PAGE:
Living Now - - Making A Difference -

air bal­loon at an al­ti­tude of 1500 me­tres. Al­to­gether he now holds 26 Guin­ness World Records.

When I ques­tion him about plans for fu­ture ex­treme stunts, Wim replies, “Yeah. I still am very able to do that, but it's not of in­ter­est to me now. The in­ter­est for me is to tackle fear, trauma, de­pres­sion and dis­ease”. Wim al­ways be­lieved he had dis­cov­ered what he refers to as a ‘short cut’ into the deep phys­i­ol­ogy of the hu­man body – that he has con­scious con­trol over his own im­mune, vas­cu­lar and en­docrine sys­tems. As a prac­ti­tioner of Tra­di­tional Chi­nese Medicine, I find this truly ex­cit­ing. This con­cept of mind-body in­te­gra­tion is com­pletely con­gru­ent with our holis­tic ap­proach to health. How­ever, for many years Hof’s claims were dis­missed by the sci­en­tific es­tab­lish­ment.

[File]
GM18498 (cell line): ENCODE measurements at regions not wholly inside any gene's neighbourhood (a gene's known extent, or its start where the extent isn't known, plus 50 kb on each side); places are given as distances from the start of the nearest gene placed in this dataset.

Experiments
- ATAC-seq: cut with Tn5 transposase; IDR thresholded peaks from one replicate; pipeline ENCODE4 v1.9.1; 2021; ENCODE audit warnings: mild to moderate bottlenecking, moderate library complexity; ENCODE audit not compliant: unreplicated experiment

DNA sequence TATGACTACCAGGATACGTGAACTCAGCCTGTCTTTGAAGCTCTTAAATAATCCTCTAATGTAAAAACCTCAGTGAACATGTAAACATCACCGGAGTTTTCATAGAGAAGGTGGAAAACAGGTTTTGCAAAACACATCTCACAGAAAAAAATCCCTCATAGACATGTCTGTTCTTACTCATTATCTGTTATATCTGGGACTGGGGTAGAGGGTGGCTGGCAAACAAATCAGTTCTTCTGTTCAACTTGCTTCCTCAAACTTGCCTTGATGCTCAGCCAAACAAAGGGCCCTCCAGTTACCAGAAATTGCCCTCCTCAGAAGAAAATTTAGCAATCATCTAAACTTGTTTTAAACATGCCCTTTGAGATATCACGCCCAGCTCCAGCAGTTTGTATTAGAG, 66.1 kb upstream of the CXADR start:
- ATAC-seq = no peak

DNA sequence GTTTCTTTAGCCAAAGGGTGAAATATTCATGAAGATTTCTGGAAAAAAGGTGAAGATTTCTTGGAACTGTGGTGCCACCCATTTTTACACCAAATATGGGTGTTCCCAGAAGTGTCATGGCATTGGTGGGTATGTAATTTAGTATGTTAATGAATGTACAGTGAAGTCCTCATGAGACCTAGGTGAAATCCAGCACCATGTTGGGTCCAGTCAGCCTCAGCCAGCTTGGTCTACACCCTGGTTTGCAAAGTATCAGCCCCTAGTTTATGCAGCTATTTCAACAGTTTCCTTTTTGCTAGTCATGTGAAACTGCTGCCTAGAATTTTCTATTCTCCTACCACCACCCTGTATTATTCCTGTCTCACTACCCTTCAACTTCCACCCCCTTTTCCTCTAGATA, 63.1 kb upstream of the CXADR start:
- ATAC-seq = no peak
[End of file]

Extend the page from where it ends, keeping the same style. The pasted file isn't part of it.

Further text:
The break­through came with a series of ex­per­i­ments that started in 2007 with lead­ing sci­en­tific re­searchers in the Nether­lands. Hof ex­plains: “They tested me in the univer­sity within a case study, ex­per­i­ment, and then they found out by tak­ing blood that I'm able to sup­press in­flam­ma­tory mark­ers which nor­mally cause a lot of au­toim­mune dis­eases”. In sum­mary, these ex­per­i­ments, which in­cluded pro­longed im­mer­sion in an ice bath and be­ing in­jected with a bac­te­rial endo-toxin, showed that Hof was able to vol­un­tar­ily in­flu­ence his au­to­nomic ner­vous sys­tem [1]. This was pre­vi­ously con­sid­ered im­pos­si­ble by the sci­en­tific com­mu­nity. As a sin­gle case study is not con­sid­ered con­clu­sive ev­i­dence, the study was re­peated with 12 vol­un­teers who had been trained in­ten­sively by Hof for four days, com­pared with an un­trained con­trol group. The re­sults were im­pres­sive.

Us­ing Hof’s tech­niques, the trained group, un­like the con­trol group, was able to repli­cate the pre­vi­ous re­sults.